Freebies! We all love something for free. Nothing galvanises us like the word FREE! So here’s a few thoughts about when I go for freebies and when I don’t. And where I give them and where I don’t.
Obviously I’m talking here are legal free stuff. Downloading books (or music, movies, TV shows etc) that you should pay for is just wrong. You can argue about how much harm it actually does till you’re blue in the face. Or that companies encourage it with stupid release policies. But it’s still wrong. Anyway, that’s a different argument for a different day.
Legal freebies come in various forms. A book going free, possibly for a limited time, on a retail site. Or in a giveaway contest say on a blog post, or a Goodreads giveaway.
The free book on a retail or publishers site as a way to get people to check out an author is best done by those with plenty of other books that are not free. It can be a useful tool to get people started on a book series. Usually it’s the publisher who’ll decide when and if to do those. Self-published authors on the other hand can decide it for themselves.
I’ll definitely happily download a freebie from a retail site. The more downloads the better for the author’s ranking and a free books is a good way to try a new to me author risk free. The first Jordan Castillo Price book I read was a freebie offer of Psycop 1: Among the Living. It worked. I became a fan both of the series and of the writer in general. I only go for stuff I’m reasonably interested in. Some goes straight in the To Read folder, others go into the Maybe Later folder – which may come in handy some day if I’m skint for a while.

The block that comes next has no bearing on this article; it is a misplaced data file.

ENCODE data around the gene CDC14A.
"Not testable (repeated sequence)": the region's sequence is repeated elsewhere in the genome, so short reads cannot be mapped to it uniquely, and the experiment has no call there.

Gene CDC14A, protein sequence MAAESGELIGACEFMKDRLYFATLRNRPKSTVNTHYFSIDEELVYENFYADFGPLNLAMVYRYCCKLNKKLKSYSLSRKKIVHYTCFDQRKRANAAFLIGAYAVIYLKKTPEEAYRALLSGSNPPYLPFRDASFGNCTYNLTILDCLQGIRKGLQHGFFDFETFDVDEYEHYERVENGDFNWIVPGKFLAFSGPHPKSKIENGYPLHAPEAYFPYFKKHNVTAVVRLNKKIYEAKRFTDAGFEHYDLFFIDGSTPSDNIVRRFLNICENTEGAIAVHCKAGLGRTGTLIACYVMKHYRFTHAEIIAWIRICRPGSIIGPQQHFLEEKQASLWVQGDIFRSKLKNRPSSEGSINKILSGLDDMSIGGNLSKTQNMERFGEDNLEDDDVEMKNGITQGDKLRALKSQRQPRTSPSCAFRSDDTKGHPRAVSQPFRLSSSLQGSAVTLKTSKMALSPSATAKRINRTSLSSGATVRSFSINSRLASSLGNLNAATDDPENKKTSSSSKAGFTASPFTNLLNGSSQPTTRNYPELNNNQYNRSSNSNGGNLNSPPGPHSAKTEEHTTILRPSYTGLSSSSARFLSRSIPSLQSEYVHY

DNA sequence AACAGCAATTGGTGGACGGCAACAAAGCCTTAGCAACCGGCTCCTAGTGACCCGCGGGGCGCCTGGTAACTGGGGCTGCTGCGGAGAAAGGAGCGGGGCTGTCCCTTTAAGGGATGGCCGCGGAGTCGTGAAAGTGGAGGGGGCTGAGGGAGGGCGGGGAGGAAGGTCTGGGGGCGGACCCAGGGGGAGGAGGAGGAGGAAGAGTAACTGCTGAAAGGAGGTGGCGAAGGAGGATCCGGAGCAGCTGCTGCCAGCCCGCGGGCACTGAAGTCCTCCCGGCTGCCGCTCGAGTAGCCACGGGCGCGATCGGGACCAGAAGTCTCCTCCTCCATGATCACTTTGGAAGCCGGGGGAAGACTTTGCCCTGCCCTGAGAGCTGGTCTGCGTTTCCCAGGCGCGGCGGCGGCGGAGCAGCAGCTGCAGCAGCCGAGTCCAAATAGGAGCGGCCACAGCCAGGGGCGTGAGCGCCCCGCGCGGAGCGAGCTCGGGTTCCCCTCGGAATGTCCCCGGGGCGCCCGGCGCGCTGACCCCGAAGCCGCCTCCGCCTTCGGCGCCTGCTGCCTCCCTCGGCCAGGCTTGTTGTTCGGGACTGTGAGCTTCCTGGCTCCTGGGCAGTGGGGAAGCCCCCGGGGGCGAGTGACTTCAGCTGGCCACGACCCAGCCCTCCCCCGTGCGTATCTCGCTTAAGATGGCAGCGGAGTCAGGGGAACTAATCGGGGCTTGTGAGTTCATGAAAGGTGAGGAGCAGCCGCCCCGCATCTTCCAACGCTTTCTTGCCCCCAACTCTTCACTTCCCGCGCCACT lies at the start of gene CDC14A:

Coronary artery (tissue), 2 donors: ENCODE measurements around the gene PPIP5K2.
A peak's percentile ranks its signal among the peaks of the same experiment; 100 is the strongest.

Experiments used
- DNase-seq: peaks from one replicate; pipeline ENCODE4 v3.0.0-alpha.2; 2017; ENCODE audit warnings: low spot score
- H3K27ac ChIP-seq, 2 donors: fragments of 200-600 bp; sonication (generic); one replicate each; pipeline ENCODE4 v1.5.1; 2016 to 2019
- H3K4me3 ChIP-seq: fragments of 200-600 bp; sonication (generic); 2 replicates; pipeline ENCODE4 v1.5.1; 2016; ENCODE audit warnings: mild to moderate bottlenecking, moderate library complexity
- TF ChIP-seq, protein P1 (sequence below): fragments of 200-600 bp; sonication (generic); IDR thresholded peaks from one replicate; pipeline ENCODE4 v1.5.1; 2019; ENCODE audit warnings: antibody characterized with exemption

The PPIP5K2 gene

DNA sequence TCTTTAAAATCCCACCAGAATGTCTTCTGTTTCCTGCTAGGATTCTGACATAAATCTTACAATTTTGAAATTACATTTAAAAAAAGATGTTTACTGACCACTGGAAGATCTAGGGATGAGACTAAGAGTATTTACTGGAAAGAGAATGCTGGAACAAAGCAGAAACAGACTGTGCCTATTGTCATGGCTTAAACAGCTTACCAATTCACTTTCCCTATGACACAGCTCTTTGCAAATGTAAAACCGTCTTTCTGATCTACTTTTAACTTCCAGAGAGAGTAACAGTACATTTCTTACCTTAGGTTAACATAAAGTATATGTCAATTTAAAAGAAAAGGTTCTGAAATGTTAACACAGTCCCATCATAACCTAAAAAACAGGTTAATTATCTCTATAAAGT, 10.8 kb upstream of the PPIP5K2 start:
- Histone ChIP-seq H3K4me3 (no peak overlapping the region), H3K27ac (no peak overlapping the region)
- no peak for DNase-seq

But I don’t any longer enter the giveaways contests on blogs etc. These are mostly done by a writer with a new release. Or maybe they’re giving away a copy of something from their backlist. Some sites, like Stumbling Over Chaos aggregate and link to the giveaways. Why don’t I enter them? Because I think there’s already quite enough of writers ending up marketing mostly at other writers. Ideally the writer wants a reader to win the giveaway – preferably a new reader.
Also, I don’t enter because I’m lucky enough that I can afford to buy as many books as I have time to read (not everyone entering these giveaway contests can.) If it’s a writer I love and I would definitely have bought the book anyway, then I prefer to leave the chances of winning to someone who might be a new reader and potentially new fan.
When I do giveaways I do them first on my own blog and later on a site like Stumbling Over Chaos and on guest posts on other people’s blogs, or donated as contest prizes. This applies for both ebooks and print. I don’t do Goodreads giveaways any more. I did one, and lots of people entered for it. Goodreads selected a winner – who turned out to have no idea of the kind of book it was. Clearly many people just enter every giveaway contest going on Goodreads. I’m sure that some of the entrants would be from people who checked out the book and thought it was something they might like. But most of them were not. And of the several hundred who marked that book as “to read” (which happens automatically when you enter a giveaway) very few seem to have ever read it.
I felt that giveaway was a waste of time and effort. So since then I’ve always preferred to make them targeted to actual fans of my genre. I’d rather have 10 people enter than 500, if I thought all of those 10 people had a genuine interest in reading the book. Seems like there’s much more of a chance of the book being read by the winner on that case, rather than languishing on someone’s To Read pile forever.
So my conclusions:
Targeted giveaways are better for a niche genre like m/m, rather than on a more general site like Goodreads.
If you’re a writer, help out by leaving other people’s giveaways to readers, as long as you can access and afford that book yourself.